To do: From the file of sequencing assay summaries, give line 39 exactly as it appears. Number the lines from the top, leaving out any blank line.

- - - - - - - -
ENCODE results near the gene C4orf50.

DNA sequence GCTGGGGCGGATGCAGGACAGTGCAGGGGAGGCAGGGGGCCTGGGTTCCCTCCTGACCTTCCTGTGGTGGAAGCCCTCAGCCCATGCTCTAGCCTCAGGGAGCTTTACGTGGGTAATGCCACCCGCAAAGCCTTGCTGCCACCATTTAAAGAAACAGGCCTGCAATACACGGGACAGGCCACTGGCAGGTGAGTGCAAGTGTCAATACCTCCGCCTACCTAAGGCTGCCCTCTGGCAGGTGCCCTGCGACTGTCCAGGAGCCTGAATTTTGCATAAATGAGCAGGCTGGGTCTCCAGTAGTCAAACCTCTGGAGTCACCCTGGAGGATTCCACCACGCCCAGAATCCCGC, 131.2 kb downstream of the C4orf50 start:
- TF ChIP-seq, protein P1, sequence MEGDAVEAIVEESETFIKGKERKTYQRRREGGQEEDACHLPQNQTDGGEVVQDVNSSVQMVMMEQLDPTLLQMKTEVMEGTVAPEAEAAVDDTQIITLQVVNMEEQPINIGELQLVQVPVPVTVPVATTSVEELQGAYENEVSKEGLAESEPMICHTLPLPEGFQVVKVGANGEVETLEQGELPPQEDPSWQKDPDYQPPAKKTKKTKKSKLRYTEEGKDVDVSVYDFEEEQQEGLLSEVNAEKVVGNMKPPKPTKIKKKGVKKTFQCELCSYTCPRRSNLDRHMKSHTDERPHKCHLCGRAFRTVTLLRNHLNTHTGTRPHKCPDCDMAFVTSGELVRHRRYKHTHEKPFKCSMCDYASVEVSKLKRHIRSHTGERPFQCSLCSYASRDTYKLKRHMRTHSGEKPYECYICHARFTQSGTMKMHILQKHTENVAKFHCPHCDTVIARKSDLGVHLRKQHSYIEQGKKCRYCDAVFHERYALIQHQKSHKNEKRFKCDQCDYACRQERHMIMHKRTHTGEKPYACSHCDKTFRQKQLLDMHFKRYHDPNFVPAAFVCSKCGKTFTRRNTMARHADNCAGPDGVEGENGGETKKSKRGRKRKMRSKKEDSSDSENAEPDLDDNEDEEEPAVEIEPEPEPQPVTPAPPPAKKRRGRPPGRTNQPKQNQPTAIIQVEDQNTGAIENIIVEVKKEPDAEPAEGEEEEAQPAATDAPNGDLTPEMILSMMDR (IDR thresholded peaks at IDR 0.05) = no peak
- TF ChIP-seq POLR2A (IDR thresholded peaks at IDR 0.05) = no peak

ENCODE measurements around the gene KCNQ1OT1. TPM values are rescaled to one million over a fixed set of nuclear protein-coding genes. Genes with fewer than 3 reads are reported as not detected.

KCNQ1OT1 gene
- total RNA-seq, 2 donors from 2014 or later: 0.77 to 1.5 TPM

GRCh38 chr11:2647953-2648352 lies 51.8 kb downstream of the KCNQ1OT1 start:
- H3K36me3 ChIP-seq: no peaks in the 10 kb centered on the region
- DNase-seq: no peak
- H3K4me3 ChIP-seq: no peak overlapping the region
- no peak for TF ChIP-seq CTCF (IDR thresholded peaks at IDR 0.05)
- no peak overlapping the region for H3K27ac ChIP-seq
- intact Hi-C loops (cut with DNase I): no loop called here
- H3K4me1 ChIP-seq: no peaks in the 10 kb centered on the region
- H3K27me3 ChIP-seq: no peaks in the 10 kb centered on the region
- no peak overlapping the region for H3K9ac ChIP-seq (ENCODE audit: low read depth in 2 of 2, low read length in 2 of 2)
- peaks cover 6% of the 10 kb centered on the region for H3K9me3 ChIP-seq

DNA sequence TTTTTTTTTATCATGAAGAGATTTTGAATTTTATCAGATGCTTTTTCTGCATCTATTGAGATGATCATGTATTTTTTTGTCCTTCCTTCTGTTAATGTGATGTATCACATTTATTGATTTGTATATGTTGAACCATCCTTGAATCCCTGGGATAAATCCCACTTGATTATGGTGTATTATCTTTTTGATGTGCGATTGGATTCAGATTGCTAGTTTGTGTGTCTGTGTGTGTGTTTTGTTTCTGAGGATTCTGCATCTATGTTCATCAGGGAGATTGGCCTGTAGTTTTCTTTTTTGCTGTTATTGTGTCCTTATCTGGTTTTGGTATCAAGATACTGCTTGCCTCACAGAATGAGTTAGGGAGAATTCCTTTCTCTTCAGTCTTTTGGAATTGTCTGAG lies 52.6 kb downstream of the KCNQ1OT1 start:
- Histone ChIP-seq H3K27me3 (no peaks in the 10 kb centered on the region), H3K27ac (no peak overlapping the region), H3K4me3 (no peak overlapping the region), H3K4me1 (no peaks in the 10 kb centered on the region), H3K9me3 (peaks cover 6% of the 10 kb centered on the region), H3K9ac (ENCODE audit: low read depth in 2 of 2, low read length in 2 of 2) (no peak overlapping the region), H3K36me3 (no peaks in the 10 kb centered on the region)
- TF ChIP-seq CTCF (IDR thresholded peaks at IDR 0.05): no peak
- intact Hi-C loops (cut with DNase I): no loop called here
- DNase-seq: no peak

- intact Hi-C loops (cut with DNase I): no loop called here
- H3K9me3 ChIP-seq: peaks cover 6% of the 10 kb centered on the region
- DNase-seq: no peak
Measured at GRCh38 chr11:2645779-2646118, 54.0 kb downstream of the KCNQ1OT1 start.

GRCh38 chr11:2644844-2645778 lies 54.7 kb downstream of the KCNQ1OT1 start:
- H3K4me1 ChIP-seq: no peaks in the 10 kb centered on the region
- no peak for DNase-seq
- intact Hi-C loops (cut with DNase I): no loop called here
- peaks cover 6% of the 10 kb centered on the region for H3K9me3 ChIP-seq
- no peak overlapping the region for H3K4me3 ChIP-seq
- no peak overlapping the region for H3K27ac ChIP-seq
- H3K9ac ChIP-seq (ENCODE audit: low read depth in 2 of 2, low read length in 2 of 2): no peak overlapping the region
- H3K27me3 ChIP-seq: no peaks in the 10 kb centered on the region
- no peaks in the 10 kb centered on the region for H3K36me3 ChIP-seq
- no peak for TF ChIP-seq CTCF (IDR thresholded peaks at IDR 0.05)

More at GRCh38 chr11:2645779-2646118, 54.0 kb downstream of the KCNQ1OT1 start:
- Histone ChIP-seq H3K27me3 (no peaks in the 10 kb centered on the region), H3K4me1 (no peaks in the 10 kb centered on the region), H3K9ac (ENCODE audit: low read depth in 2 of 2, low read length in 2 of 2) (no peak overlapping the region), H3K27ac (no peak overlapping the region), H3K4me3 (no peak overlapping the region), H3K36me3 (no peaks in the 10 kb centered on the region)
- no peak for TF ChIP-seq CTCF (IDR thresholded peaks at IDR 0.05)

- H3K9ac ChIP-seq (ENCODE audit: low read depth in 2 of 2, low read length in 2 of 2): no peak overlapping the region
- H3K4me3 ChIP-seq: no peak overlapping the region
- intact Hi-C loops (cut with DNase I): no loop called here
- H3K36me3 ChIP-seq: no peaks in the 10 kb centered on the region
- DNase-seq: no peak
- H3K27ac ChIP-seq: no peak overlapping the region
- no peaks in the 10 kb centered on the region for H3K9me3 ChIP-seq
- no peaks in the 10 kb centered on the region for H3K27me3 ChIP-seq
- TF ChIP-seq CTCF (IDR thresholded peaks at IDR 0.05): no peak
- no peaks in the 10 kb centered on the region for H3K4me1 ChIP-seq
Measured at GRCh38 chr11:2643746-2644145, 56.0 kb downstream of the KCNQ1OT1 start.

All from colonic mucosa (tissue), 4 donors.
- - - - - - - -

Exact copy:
More at GRCh38 chr11:2645779-2646118, 54.0 kb downstream of the KCNQ1OT1 start: